|627||Exhibit 228A, Understanding OSF DCE 1. For AIX and OS/21 (APP-VX0556531-804) vs. Claims of the '135 Patent2.|
|628||Exhibit 229, U.S. 588 vs. Claims of the '504 Patent (Final).|
|629||Exhibit 229, Understanding OSF DCE 1.1 for AIX and OS/2 vs. Claims of the '151 Patent.|
|630||Exhibit 229A, Understanding OSF DCE 1. for AIX and OS/21(APP-VX0556531-804) vs. Claims of the '151 Patent2.|
|631||Exhibit 23, IPASS vs. Claims of the '504 Patent.|
|632||Exhibit 23, Kiuchi1vs. Claims of the '759 Patent.|
|633||Exhibit 230, Microsoft VPN vs. Claims of the 'Patent (Final).|
|634||Exhibit 230, Understanding OSF DCE 1.1 for AIX and OS/2 vs. Claims of the '180 Patent.|
|635||Exhibit 230A, Understanding OSF DCE 1.1 for AIX and OS/21 (APP-VX0555531-804) vs. Claims of the '180 Patent2.|
|636||Exhibit 231, Microsoft VPN vs. Claims of the '211 Patent (Final).|
|637||Exhibit 231, Understanding OSF DCE 1.1 for AIX and OS/2 vs. Claims of the '211 Patent.|
|638||Exhibit 231A, Understanding OSF DCE 1.1 for AIX and OS/21 (APP-VX0556531-804) vs. Claims of the '211 Patent2.|
|639||Exhibit 232, Understanding OSF DCE 1.1 for AIX and OS/2 vs. Claims of the '504 Patent.|
|640||Exhibit 232A, Understanding OSF DCE 1.1 for AIX and OS/21 (APP-VX0556531-804) vs. Claims of the '504 Patent2.|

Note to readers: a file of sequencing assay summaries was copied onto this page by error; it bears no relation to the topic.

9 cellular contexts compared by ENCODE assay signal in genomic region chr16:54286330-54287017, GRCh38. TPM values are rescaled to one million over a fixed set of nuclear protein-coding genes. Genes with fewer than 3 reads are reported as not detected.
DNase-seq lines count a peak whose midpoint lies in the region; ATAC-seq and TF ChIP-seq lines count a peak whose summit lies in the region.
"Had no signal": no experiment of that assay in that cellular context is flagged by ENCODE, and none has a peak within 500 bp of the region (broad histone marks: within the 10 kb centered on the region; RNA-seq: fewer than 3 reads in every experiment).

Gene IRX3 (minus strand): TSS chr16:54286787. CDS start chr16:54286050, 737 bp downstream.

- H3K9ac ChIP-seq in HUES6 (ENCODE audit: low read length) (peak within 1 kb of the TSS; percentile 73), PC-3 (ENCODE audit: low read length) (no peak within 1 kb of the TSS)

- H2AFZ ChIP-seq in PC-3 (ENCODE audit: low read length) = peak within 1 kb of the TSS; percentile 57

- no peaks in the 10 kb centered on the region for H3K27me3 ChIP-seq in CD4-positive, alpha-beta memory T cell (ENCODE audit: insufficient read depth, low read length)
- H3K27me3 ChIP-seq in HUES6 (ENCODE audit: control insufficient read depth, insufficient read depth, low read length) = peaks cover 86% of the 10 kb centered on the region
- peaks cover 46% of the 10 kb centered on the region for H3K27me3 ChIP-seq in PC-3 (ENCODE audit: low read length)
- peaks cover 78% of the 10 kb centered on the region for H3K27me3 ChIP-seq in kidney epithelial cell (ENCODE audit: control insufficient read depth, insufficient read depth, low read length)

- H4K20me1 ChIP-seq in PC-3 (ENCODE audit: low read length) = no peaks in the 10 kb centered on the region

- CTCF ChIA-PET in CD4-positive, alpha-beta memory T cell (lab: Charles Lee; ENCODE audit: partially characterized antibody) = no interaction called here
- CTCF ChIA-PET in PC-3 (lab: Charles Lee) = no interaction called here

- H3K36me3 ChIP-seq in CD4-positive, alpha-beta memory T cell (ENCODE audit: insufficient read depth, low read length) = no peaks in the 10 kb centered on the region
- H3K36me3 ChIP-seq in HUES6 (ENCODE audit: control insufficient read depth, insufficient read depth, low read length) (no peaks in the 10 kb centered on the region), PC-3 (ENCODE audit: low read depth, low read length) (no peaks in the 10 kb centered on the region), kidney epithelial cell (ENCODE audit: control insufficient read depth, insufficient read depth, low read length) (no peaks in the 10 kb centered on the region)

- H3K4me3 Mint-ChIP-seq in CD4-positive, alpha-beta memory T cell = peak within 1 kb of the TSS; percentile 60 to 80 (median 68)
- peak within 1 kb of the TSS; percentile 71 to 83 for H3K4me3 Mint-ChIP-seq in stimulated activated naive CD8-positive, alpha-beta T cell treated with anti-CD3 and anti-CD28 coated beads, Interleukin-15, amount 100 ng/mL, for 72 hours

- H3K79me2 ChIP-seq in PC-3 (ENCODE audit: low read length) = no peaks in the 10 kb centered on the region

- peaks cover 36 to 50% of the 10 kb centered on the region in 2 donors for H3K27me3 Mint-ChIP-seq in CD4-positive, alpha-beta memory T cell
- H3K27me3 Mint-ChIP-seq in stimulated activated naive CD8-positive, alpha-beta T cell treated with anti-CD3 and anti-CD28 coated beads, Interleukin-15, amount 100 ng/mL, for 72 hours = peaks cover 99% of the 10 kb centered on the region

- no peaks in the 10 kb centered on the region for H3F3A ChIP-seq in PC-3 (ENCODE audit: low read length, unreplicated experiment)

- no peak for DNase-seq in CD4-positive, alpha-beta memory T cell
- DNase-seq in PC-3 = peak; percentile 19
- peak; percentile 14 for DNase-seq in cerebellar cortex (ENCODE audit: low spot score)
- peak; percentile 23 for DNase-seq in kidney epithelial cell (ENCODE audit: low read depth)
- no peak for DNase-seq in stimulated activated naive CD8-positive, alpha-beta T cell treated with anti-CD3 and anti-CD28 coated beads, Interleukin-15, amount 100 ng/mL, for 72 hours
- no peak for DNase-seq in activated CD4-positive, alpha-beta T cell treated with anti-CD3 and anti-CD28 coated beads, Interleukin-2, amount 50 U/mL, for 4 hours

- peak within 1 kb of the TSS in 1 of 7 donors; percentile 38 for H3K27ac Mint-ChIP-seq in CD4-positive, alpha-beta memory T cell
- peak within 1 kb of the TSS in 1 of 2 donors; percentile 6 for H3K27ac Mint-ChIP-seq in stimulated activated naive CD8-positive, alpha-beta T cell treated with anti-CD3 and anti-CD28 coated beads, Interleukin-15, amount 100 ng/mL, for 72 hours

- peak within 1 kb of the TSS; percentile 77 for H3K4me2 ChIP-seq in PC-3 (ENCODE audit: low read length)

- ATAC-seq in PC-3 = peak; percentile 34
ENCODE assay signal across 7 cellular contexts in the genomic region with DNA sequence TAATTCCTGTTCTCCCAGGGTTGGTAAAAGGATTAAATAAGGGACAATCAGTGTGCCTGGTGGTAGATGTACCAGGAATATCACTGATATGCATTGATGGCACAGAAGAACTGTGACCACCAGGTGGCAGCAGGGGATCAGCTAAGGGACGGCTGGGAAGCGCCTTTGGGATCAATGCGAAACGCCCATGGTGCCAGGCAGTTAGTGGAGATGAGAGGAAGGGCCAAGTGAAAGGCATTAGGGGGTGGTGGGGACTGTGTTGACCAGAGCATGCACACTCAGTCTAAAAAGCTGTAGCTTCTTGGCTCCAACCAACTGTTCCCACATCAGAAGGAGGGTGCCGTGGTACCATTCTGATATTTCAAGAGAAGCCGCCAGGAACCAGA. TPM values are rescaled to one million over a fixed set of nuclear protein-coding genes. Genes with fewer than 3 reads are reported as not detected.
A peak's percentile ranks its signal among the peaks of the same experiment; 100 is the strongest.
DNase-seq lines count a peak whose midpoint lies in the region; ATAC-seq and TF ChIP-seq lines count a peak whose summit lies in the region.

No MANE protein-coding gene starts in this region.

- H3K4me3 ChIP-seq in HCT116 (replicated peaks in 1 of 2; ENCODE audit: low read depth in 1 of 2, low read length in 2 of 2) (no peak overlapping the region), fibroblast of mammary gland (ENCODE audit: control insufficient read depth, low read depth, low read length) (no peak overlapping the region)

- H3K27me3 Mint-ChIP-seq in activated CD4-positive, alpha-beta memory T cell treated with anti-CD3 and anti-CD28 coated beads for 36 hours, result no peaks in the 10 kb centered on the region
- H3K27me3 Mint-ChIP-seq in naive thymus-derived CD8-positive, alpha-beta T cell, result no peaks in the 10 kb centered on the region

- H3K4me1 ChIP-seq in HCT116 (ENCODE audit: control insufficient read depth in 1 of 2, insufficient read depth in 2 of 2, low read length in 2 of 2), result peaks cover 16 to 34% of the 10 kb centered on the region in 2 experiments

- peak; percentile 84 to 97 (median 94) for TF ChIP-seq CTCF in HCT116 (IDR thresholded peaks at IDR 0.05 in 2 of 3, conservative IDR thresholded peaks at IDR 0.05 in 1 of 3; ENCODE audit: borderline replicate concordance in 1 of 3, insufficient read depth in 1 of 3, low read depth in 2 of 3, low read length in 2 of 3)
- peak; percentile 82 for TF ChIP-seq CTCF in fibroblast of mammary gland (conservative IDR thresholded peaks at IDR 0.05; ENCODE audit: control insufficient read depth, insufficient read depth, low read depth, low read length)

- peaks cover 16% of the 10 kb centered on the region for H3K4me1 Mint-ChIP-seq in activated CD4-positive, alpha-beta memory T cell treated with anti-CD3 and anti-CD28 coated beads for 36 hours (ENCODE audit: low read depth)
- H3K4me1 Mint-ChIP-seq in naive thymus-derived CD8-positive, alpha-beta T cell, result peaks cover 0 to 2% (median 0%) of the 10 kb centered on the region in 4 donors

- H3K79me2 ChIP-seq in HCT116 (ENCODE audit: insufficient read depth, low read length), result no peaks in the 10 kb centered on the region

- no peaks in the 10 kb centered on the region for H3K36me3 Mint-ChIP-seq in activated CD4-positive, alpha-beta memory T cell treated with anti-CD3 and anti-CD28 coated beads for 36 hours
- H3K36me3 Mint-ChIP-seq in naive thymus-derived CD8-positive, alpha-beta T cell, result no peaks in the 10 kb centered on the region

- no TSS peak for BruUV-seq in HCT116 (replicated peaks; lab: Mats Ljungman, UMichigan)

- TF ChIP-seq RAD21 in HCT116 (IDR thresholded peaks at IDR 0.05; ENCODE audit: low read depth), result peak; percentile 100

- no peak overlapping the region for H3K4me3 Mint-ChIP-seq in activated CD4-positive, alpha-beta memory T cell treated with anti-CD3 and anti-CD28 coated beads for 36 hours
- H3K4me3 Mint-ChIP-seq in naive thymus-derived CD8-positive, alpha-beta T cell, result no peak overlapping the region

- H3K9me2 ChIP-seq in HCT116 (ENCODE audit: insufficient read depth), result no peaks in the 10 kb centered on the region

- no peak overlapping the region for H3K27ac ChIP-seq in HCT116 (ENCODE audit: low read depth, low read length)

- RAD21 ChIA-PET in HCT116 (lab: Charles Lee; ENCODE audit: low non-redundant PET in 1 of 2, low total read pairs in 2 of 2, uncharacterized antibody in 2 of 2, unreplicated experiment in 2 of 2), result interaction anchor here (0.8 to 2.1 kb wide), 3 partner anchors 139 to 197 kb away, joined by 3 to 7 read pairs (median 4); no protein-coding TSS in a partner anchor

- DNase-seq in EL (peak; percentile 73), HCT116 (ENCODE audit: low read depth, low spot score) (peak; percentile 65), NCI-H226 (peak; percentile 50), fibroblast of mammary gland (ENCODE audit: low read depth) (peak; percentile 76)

|641||Exhibit 233, The Miller Application vs. Claim 13 of the '135 Patent.|
|642||Exhibit 233, Understanding OSF DCE 1.1 for AIX and OS/2 vs. Claims of the '759 Patent.|
|643||Exhibit 233A, Understanding OSF DCE 1.1 for AIX and OS/21 (APP-VX0556531-804) vs. Claims of the '759 Patent2.|
|644||Exhibit 234, Aventail Connect 3.1/2.6 Administrator's Guide ("Aventail Connect") vs. Claims of the '504 Patent.|
|645||Exhibit 234, U.S. '648 vs. Claims of the '135 Patent.|
|646||Exhibit 235, Microsoft VPN vs. Claims of the '504 Patent.|
|647||Exhibit 235, U.S. '648 vs. Claims of the '211 Patent.|
|648||Exhibit 236, U.S. '648 vs. Claims of the '504 Patent.|
|649||Exhibit 237, U.S. '072 vs. Claims of the '135 Patent.|
|650||Exhibit 237, U.S. '648 vs. Claims of the '135 Patent.|
|651||Exhibit 238, Gauntlet System vs. Claims of the '211 Patent.|
|652||Exhibit 239, Gauntlet System vs. Claims of the '504 Patent.|
|653||Exhibit 24, "US '034" vs. Claims of the '135 Patent.|
|654||Exhibit 24, U.S. Pat. No. 6,119,234 (hereinafter "Aziz") and RFC 24012vs. Claims of the '135 Patent.|
|655||Exhibit 24, U.S. Pat. No. 6,453,034 ("034 Patent") vs. Claims of the 135 Patent.|
|656||Exhibit 240, Gauntlet System vs. Claims of the '135 Patent.|
|657||Exhibit 241, U.S. '588 vs. Claims of the '211 Patent.|
|658||Exhibit 242, U.S. '588 vs. Claims of the '504 Patent.|
|659||Exhibit 243, Microsoft VPN vs. Claims of the '135 Patent.|
|660||Exhibit 244, Microsoft VPN vs. Claims of the '211 Patent.|
|661||Exhibit 245, Microsoft VPN vs. Claims of the '504 Patent.|
|662||Exhibit 246, ITU-T Standardization Activities vs. Claims of the '135 Patent.|
|663||Exhibit 247, U.S, '393 vs. Claims of the '135 Patent.|
|664||Exhibit 247, U.S. '393 vs. Claims of the '135 Patent.|
|665||Exhibit 248, The Miller Application vs. Claim 13 of the '135 Patent.|